May 2014 - Mosaic NetworX

SMS Proxy Services: Creative Uses for Service, Marketing, and Corporate Communication

In the last year, a popular online classified service began offering SMS proxy service for listings. In the past, buyers and sellers could communicate via email using a proxy service that anonymized their email addresses. Negotiating a deal could take place safely behind a computer screen with the privacy of both parties intact. The problem was, however, that when it came time to actually meet up and finalize the transaction, both people often ended up exchanging cell phone numbers, anyway. Giving up such a personal detail meant that the veil of safety and security presented by the email relay was wiped away. Thankfully, the integration of SMS proxy services means that entire transactions can be conducted anonymously via cell phone. No longer do would-be buyers and sellers on the service need to worry that their private information is being collected by marketers or ill-intentioned individuals.

Text messaging on a QWERTY device

Text messaging is even more ubiquitous than email.

In short, SMS proxy services allow messages to appear to come from a number other than the real originating number. From classified listings, like that mentioned above, to dating services, SMS services provide privacy and anonymity through cell phone messaging. But the power of proxy services is much greater than simply giving people a layer of protection and privacy.

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Network Design Tips: 6 Best Practices for Deploying Your Network

It should come as no surprise that best-in-class solutions often include many different types of hardware and applications all working together to optimize a network. Sometimes servers are virtualized, sometimes they’re not. Sometimes they run in a data-center or colocation facility, and sometimes they’re just down the hall in a server room. Some applications run on the local machine, while others are web-based or accessible through a secure VPN. Building out a network that meets the needs of your growing business typically means a mosaic of software and systems unique to that network alone.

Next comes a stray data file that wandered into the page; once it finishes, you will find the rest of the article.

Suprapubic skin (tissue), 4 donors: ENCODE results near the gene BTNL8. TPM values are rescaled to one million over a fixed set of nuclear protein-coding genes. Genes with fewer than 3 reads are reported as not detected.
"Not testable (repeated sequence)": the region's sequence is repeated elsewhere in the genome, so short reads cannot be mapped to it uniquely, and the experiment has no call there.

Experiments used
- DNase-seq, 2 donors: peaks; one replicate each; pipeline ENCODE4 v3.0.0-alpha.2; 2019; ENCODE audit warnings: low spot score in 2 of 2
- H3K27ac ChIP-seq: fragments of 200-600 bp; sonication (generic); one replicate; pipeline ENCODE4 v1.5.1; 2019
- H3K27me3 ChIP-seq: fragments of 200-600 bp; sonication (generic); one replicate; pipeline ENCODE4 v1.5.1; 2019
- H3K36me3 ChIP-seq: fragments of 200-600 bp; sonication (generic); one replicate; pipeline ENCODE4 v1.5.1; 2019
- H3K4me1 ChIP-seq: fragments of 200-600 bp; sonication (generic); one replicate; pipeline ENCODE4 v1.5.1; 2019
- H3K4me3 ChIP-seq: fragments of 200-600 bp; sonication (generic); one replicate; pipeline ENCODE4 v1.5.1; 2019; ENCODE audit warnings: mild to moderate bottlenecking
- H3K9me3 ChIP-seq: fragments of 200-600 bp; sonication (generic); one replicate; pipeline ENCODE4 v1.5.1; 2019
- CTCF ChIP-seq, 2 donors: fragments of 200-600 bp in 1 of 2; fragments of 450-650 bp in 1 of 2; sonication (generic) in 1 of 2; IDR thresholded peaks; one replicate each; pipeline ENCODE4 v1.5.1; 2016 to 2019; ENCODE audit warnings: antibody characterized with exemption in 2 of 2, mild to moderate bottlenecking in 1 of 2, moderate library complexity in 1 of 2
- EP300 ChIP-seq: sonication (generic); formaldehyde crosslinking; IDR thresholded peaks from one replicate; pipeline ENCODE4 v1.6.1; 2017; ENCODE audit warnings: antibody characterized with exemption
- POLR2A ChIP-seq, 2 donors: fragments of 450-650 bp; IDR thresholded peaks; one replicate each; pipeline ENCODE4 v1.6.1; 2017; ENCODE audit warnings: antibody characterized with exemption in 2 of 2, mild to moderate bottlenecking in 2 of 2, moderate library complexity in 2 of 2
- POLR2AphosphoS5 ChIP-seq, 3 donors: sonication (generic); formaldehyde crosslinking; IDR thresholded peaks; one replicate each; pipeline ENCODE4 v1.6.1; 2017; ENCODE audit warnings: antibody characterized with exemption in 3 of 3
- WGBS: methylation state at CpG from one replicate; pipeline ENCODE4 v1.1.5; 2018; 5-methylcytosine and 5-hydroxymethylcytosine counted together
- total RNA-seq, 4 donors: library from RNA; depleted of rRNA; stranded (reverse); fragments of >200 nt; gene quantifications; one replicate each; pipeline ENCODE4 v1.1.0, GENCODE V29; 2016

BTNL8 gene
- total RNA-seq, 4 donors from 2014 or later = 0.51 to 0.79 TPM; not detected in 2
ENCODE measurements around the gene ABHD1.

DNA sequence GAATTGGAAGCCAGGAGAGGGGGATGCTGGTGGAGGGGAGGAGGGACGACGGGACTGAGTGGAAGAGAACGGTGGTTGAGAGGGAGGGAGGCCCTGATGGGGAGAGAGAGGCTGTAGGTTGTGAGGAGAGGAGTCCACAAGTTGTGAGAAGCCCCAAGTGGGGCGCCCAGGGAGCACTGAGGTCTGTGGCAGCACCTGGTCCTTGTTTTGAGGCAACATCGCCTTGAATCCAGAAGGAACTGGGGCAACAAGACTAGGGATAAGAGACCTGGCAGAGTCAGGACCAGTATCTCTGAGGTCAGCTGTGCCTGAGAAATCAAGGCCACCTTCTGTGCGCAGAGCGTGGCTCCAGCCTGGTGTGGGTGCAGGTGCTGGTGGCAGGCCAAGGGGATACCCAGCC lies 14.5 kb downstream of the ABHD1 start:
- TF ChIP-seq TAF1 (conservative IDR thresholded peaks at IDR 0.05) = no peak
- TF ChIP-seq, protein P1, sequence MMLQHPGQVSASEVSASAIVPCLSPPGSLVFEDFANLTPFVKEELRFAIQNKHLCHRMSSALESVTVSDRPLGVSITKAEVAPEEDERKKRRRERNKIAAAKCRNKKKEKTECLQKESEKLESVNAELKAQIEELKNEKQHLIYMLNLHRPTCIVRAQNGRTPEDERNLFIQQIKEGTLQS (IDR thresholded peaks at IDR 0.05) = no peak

A well-designed network means considering how the network will grow in the future. Image courtesy of Wiki Commons.

Have you ever stopped to consider the practical impact of your network infrastructure on the business itself? From resource utilization to energy costs, and from the burden on support personnel to the ease of use for workers, the configuration of your network goes a long way in determining how far your business goes.  As a practical matter, the design of your network is every bit as critical as the hardware and software you are using. Good network design means increased operational efficiency, which directly translates to increased revenue, increased employee happiness, increased customer satisfaction…the list goes on and on.

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Dark Fiber and the Advent of Gigabit Service

Internet service providers are racing to provide ever-increasing bandwidth speeds to consumers and businesses alike. Providers from AT&T to Google to Cox Communications are offering gigabit ethernet in a number of metro areas in an effort to win long-term market share with both individual households and businesses of all sizes. But as is often the case, not everything is as it seems. Regulators and customers alike are wondering how telecom companies are able to provide increased bandwidth without large capital expenses and lengthy build-out processes.